Informed Consent/Assent Process - Instructions for Informed Consent

Instructions for Informed Consent Document - Medical & Nonmedical IRB

Except under certain conditions where the IRB can waive the requirements for documentation of informed consent, informed consent shall be documented by the use of a written consent form approved by the IRB and signed and dated by the subject or the subject's legally authorized representative.

Informed consent is one of the primary ethical considerations underlying research with human subjects. It is too often forgotten that informed consent is an ongoing educational process that takes place between the investigator and prospective subject. The consent process should allow for an exchange of information between the investigator and the subject, and afford ample opportunity for the subject to ask questions and consider whether or not to participate in the study. In most cases the federal regulations require that informed consent be documented. It should be reiterated, however, that the consent document does not substitute for discussion.

To develop a consent document for your study, follow the instructions and use the template provided to ensure inclusion of required elements. UK IRB policy dictates that only consent/assent documents with a valid "IRB Approval" stamp can be used when enrolling subjects, unless waiver from this requirement is approved by the IRB.

For resources, see the Informed Consent/Assent webpage.


1. Sample Informed Consent Templates - Medical & Nonmedical

Note: This is not a form to be completed, but a guide to be followed when developing your consent document(s). When applicable, you should also use it to help prepare any scripts (i.e., phone scripts).

The templates are also available in the "All Templates" menu option on the left hand side of your E-IRB application.

Medical IRB: English[WORD]; Spanish[WORD]

Nonmedical IRB: English- [WORD]; Spanish[WORD]

The template may be saved to the location of your choice, and then used as a guideline while editing for your specific protocol.

2. The consent must present information that facilitates the understanding of the reasons why one might or might not want to participate.

The prospective subject or the legally authorized representative must be provided with the information that a reasonable person would want to have in order to make an informed decision about whether to participate, and an opportunity to discuss that information.

Informed consent must begin with a concise and focused presentation of the "Key Information" that is most likely to assist a prospective subject or legally authorized representative in understanding the reasons why one might or might no want to participate in the research. This part of the informed consent must be organized and presented in a way that facilitates comprehension.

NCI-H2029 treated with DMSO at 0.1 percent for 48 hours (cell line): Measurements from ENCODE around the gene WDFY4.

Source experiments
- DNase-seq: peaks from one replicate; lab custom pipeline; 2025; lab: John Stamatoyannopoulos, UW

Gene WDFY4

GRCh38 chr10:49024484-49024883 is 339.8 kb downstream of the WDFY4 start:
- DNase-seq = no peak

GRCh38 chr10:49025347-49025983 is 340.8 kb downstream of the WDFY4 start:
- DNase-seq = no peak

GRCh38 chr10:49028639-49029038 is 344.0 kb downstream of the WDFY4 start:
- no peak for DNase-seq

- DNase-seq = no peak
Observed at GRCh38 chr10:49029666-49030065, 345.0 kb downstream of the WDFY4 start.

The Key Information may be the most critical risks & benefits, but could also be other pros and cons that a reasonable person would want to consider. This typically does not include exclusions unless the exclusion involves restrictions that would affect someone's decision to participate (e.g., alcohol prohibited).

See Key Information examples on the Sample Applications and Protocol Development Resources webpage.

3. Recruiting non-English speaking subjects

The consent document needs to be in the subject's native language. 

4. The consent form should be written in language understandable to the subject.

Whenever possible, simple sentences should be used instead of complex ones. Do not use medical or technical jargon.

For resources, see the Tools for Developing Informed Consent Documents on the Informed Consent/Assent webpage.


AVOID EXCULPATORY LANGUAGE through which the subject or the representative is made to waive or appear to waive any of his legal rights or release the investigator, the sponsor, the institution or its agents from liability for negligence.


Please read the UK IRB Policy on Children in Research [PDF] or contact the Office of Research Integrity for a copy (859) 257-9428. Also, see the Informed Consent SOP [PDF]. The informed consent template of the IRB application can be used as a guide for development of the parental permission form. Revise the template so that it is written from the perspective of the parent (i.e., "your child is being..."; and/or "...I voluntarily consent on behalf of my child..."). In addition, if a child is between the age of 12 and 18, attach an assent form [See Instructions for Proposed Assent Form for guidance]. If a child is age 6 to 11, attach an assent script to be followed when discussing the study with the child. Also, you must check mark the "children" attribute in the Subject Demographics section of your E-IRB application, and complete the questions as prompted under the Children subsection.


Both the mother and father must give consent after having been fully informed regarding the impact of the research on the fetus. (NOTE: The federal regulations do specify certain conditions under which the father's consent is not necessary. For a list of those conditions contact ORI.) Also, you must check mark the Pregnant Women/Neonates/Fetal Material attribute under the Subject Demographics section of your E-IRB application, and complete the questions as prompted under the Pregnant/Neonate/Fetuses subsection.

8. Research involving Repositories, Registries, Banking

If you are creating a repository, registry, or bank that will store and share information or specimens for future research, use the Sample Repository/Registry/Bank Consent Template [PDF]. If research involves genetic or genomic testing, you may be asked to obtain a federal Certificate of Confidentiality.